The other awesome feature of cross process is that the app also acts as a camera when you launch it. So you don’t have to worry about jumping from the iPhones native camera app and just use the “Cross Process” camera.

The actual cross processing has four settings in the info tab on the main page of the app. Users have the ability to turn on/off red, blue and green channels of processing along with a basic process on/off option. This allows for quite a diverse collection of cross process options from just one photo.  The “Cross Process” app also allows you to keep the original unprocessed photo in your camera roll which will allow you to go back another time to process it with a different color channel or even use the photo in another app.

So talk is talk, lets see what this app cranks out:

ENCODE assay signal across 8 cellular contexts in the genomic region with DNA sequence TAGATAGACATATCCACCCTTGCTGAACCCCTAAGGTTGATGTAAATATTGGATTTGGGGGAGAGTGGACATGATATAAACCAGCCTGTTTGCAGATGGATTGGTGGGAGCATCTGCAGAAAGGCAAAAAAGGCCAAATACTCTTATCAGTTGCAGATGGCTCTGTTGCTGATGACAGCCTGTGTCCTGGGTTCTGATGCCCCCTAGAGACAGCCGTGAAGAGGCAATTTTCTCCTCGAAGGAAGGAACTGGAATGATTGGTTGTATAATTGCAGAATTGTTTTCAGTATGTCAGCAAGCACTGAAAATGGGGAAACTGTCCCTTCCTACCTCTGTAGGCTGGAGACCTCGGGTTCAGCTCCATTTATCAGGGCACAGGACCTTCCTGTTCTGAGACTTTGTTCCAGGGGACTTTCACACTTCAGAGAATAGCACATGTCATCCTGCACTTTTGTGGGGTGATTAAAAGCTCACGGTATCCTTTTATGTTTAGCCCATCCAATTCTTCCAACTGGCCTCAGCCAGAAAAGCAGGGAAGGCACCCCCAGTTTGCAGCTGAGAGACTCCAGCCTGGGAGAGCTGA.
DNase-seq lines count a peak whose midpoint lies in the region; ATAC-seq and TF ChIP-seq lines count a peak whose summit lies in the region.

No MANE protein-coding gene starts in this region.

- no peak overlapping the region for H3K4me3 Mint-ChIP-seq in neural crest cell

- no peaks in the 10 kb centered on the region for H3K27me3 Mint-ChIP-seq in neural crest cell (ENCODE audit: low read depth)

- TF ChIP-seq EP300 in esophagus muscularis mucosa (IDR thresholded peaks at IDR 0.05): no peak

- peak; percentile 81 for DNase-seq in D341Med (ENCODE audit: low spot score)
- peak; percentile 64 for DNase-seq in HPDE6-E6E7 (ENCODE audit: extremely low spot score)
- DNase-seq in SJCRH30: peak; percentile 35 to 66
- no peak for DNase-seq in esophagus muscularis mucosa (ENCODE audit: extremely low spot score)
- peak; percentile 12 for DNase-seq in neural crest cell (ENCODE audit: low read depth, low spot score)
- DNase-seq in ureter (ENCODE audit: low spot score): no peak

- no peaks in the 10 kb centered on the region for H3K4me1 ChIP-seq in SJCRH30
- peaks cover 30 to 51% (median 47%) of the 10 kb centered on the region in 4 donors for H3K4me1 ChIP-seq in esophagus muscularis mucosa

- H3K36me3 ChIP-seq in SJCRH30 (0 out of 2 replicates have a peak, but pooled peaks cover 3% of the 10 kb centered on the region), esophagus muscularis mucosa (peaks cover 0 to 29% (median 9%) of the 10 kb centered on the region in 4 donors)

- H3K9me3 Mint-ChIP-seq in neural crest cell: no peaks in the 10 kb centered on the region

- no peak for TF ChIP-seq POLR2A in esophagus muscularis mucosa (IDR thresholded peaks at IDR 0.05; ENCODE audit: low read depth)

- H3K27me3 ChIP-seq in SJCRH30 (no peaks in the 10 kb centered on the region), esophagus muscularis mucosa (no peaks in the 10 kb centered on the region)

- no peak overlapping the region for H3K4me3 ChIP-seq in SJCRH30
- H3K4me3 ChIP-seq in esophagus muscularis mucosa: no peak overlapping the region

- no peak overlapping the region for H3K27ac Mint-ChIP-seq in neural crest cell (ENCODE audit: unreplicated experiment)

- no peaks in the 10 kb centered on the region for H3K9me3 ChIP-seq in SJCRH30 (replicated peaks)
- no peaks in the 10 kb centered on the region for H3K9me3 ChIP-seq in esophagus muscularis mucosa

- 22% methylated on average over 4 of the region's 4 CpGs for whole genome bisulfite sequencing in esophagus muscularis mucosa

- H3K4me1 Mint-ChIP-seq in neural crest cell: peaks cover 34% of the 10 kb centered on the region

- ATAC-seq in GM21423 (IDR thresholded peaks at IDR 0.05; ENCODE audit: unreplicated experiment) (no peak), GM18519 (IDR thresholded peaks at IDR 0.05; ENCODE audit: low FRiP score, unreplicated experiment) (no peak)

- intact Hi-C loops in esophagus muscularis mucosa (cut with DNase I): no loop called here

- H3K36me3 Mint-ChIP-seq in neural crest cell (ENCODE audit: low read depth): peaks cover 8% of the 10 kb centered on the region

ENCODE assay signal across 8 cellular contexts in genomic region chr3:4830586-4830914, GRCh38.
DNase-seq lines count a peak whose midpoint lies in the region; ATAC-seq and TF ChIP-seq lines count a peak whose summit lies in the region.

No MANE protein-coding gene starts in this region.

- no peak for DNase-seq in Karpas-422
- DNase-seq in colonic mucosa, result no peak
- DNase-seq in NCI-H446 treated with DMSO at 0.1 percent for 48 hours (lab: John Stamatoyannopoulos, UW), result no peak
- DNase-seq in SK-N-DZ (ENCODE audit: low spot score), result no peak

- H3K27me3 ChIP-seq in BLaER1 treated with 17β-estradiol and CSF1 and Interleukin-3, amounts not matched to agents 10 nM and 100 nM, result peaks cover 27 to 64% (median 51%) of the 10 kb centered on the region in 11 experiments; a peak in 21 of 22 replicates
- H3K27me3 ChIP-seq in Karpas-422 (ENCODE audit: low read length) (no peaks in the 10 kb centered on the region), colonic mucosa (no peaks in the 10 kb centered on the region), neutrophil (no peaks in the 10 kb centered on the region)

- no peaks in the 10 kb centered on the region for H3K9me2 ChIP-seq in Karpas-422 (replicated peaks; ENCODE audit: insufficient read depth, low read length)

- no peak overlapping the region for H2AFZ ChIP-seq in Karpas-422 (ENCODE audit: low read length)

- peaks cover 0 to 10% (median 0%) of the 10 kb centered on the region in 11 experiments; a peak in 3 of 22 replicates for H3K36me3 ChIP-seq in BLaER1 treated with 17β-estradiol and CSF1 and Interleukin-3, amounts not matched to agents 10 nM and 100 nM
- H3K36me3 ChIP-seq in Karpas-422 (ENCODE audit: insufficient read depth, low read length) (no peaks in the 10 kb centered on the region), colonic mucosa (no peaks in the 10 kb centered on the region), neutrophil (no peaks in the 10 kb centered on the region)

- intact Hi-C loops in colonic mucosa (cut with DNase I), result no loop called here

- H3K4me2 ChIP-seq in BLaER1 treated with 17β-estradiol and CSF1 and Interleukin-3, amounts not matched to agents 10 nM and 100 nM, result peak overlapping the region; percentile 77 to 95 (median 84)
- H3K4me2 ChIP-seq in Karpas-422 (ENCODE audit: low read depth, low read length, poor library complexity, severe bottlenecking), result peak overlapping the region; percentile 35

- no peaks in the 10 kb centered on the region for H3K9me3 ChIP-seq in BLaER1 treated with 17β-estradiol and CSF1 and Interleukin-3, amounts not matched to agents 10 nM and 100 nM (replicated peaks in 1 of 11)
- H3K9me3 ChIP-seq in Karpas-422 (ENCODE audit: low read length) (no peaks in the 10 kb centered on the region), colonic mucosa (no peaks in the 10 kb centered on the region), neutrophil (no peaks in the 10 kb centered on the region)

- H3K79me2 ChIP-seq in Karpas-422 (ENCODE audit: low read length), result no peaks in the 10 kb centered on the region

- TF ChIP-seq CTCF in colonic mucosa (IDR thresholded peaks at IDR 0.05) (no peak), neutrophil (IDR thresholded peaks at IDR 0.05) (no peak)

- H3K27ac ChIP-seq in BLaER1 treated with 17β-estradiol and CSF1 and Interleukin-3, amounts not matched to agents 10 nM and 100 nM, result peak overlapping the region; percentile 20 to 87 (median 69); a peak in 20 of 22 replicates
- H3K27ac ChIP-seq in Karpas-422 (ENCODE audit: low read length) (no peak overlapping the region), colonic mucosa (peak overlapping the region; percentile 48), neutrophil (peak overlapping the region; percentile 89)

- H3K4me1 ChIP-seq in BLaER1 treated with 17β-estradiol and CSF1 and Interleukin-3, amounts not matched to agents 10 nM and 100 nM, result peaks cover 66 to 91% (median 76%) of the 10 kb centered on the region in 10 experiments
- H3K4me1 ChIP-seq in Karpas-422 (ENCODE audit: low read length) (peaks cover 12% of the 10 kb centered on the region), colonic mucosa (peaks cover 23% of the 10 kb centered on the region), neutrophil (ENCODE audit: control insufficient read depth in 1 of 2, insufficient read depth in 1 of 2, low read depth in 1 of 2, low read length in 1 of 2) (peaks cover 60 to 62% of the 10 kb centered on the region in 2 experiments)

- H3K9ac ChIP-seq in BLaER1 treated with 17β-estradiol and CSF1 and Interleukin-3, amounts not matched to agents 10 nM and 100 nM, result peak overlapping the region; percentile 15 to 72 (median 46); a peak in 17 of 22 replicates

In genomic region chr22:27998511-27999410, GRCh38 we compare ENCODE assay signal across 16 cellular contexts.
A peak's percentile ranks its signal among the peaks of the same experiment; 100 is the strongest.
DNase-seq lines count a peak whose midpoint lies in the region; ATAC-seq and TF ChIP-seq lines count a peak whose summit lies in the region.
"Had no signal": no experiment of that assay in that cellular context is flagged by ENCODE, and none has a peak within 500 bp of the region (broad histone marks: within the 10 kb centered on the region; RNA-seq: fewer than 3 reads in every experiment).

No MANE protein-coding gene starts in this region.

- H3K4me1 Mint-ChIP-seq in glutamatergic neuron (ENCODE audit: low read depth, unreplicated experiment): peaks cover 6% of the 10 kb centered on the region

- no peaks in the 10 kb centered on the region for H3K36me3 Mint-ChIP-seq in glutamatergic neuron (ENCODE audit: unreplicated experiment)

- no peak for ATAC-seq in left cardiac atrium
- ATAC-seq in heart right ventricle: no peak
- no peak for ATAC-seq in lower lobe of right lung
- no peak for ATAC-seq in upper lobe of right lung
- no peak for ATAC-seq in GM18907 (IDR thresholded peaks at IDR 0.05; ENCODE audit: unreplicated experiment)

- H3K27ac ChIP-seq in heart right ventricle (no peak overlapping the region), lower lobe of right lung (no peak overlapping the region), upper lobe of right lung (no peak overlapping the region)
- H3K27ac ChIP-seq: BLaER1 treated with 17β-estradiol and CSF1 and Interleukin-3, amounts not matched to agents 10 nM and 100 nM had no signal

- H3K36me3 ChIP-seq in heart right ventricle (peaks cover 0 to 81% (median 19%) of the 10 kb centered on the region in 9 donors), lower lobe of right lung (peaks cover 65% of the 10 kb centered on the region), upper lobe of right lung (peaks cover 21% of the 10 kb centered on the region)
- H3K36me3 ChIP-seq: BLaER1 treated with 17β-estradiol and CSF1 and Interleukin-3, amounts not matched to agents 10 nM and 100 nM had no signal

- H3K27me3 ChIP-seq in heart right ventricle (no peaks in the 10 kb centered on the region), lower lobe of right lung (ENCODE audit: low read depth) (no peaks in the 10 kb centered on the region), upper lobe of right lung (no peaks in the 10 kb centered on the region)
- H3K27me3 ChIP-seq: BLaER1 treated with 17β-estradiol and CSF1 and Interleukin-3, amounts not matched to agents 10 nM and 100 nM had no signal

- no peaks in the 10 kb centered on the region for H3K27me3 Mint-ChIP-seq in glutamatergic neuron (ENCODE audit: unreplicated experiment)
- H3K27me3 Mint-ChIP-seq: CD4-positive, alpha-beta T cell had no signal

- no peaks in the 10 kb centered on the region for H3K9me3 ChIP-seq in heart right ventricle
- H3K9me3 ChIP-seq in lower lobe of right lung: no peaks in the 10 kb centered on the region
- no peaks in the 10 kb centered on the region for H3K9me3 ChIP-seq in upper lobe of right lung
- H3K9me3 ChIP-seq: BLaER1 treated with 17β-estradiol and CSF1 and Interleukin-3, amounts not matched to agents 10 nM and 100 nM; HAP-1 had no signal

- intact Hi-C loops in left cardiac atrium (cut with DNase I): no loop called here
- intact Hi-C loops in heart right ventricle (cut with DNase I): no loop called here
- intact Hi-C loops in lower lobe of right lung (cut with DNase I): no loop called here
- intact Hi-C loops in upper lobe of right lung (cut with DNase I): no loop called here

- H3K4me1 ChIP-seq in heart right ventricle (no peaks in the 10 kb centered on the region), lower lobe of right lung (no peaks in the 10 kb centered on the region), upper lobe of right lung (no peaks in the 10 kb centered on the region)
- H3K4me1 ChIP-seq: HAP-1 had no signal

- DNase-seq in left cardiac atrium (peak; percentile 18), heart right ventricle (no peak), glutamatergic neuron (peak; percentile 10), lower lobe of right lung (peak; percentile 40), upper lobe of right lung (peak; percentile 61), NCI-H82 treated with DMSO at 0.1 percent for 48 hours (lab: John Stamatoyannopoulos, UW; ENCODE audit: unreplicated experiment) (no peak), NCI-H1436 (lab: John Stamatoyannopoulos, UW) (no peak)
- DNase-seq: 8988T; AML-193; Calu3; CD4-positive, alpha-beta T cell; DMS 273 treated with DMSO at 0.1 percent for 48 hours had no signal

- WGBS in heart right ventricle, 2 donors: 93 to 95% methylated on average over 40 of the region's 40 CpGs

As you can see, the results from the Cross Process app are pretty stellar, if this is the look you’re looking for. Apps like “Cross Process” are a testament to what a simple phone camera and creativity of developers can put in the hands of people. I’m so impressed with “Cross Process” that after playing with it for a few hours that I moved it to my first page of apps. I knew I’d be using this app for all my gorilla photography and most likely will use it to take any type of photo. Even though a lot of people think this look is a fad, I consider it a throwback to some of the classic photography styles we were traditionally taught on (yes, I’m just old enough to know what film is and was even taught photography with it. Simply shocking.) For $1.99 skip your Tim Hortons Double Double and pick up this app. I love this app, and I’m pretty sure you will too. If not then just buy an extra double double to make up for buying it. Either way, you’re buying this great app and a double double, so all in all it’s a good day. Check out the developers website, he does some pretty amazing things: http://greyscalegorilla.com